Clay's Review: Skyhammer
Aerial Assault Commander
Back on Cybertron, Skyhammer was a highly decorated Autobot aerial assault commander. He was tasked with personally advising Optimus Prime in countless skirmishes with the Decepticons. Skyhammer is surprisingly nimble given his size and weapon payload. He is an expert with projectile weapons, but also excels in hand-to-hand combat. He carries an Energon blade bestowed on him by Optimus Prime as recognition of extraordinary courage and heroism in battle.
Like the two movie lines before it, Dark of the Moon features some toys that aren't representative of characters on film. Skyhammer fills a slot in the second wave of voyager figures. This is the third or fourth movie-style voyager helicopter to be made in the past few years, and the figure does a good job of distinguishing itself from the rest.
Skyhammer becomes an 'attack helicopter' of nebulous design, taking several cues from the Apache like a four-bladed rotor and wing mounted missile pods. The colors are fair choices for a vehicle of such function - mostly muted blue with a gray underside. The underside itself conceals the robot parts with mostly flush connections to make a solid surface, something that's frequently omitted from aircraft transformers. The helicopter mode also features numerous 5mm holes for attaching parts, some seven in all. Skyhammer's overlarge mechtech gun thing looks best when attached underneath the cockpit as it creates a terribly asymmetrical look otherwise. The oddest thing about the helicopter mode, though, is the apparent lack of a tail rotor for stabilization. Closer inspection reveals vents in the tail to perform such a function, and probably work just fine in the world of toy robots, but it's still odd at first glance.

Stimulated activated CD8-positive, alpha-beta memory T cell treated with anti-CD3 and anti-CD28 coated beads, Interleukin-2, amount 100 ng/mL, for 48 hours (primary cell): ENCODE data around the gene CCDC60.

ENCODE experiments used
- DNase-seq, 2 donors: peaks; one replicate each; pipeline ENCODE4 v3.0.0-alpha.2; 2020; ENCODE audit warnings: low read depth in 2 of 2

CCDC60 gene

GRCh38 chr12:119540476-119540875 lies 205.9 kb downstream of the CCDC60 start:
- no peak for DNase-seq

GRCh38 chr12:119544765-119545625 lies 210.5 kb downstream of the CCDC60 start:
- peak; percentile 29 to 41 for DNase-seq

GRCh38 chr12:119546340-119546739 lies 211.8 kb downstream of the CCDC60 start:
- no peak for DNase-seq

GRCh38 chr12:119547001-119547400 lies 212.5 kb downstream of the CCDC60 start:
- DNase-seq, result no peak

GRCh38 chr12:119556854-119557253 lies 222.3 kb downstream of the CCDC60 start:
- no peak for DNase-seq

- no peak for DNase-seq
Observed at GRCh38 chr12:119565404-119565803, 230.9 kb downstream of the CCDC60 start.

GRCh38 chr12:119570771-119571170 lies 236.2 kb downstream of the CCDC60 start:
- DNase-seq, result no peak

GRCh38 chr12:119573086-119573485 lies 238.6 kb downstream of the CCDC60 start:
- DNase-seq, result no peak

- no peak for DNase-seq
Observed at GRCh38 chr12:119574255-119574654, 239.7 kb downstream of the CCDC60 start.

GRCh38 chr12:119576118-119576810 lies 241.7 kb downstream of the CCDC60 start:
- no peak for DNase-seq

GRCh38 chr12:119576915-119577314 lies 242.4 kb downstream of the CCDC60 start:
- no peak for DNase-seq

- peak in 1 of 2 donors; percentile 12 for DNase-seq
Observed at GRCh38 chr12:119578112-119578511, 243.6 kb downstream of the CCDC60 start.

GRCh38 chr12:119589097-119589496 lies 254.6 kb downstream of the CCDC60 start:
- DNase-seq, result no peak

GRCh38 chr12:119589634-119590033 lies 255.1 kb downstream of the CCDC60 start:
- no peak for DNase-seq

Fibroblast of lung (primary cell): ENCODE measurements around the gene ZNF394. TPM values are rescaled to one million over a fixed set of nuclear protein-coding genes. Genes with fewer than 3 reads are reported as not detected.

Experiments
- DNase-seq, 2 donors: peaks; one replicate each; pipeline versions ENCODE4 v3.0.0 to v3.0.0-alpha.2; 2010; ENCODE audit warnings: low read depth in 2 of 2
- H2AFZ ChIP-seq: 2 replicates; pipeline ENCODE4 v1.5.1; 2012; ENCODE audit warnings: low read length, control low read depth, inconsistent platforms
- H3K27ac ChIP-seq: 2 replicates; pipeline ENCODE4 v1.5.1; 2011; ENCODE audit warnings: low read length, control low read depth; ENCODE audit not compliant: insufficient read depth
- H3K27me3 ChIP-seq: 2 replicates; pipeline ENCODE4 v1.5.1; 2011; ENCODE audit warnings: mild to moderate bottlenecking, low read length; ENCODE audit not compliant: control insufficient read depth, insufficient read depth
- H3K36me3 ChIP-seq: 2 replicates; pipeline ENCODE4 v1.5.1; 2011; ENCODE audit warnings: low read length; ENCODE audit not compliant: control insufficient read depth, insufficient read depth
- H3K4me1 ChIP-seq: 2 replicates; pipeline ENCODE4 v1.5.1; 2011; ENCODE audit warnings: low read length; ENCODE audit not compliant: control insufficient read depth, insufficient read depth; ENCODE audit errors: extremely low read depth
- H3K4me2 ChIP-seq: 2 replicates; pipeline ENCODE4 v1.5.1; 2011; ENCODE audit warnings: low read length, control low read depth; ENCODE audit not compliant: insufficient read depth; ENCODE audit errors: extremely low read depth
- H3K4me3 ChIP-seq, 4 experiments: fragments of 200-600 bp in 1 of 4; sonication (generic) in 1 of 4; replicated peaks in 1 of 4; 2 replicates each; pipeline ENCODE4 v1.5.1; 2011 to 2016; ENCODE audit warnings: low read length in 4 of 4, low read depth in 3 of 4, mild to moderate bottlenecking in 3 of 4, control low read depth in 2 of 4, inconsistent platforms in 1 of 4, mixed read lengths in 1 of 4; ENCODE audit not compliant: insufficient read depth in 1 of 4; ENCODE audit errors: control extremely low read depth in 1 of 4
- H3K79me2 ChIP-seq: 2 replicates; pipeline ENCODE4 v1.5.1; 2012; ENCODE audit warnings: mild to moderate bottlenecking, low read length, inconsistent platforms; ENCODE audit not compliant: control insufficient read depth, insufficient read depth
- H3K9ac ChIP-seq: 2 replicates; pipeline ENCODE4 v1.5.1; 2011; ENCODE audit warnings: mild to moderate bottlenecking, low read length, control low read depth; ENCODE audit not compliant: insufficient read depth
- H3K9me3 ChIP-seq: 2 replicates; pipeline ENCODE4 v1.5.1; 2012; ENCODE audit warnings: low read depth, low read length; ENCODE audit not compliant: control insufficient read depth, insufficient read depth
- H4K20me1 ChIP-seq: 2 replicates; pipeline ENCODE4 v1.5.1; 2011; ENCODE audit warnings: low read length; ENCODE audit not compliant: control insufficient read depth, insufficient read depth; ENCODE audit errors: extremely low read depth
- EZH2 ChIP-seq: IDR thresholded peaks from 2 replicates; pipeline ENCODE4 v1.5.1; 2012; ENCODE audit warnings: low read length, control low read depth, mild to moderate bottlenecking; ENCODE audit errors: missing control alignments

Skyhammer's robot mode is really novel. Most transformers that are helicopters, for whatever reason, use the cockpit as the chest and have the tail of the aircraft hang off the back of the robot (most of the time this is so that some mechanism to spin the blades can be incorporated). Skyhammer is a great contrast as it uses the center of the rotor for a chest and has as few spare bits as possible dangling off. The result is a fairly hulking frame, what with its large hands and upper body mass. Pictures basically do the robot mode justice; it's well detailed but a bit gangly. It can hold the large weapon in its hand or mount it on either wrist, and the same is true for the detachable missile pods.
The biggest problem with the robot mode comes from the legs. The knees have an additional joint that rotates at about 45 degrees for the helicopter mode, but these joints do not lock into place. This creates the result of Skyhammer looking like he has rickets if you don't position the feet directly forward, which is unnatural stance to the human eye. Also, it falls down.
7. Skyhammer is a new idea for transforming helicopter robots. Unlike the two-hundred different ways devised for cars to turn into robots, helicopters don't have much variety. Skyhammer is neat for its new idea, and it actually works pretty well.
8. I don't foresee any major problems or fragility issues with this figure.
6. It's a helicopter with lots of armament. But the robot is somehow... less intimidating than the alternate mode.
5. Middle of the road movie-looking Transformer.
6. The arms and upper body have a great range of motion, but the legs have less useful articulation because of the problem with the knees.
5. Skyhammer is certainly large and detailed enough to warrant the voyager price, but other more interesting figures are available for the same price right now, so I can't say the helicopter would be the first-choice.
6. Skyhammer, despite the problem with the legs, is a really inventive design that works surprisingly well considering no other helicopter Transformer is quite like him. However, I do think that most of what impresses me about this figure can be appreciated without having to own one yourself.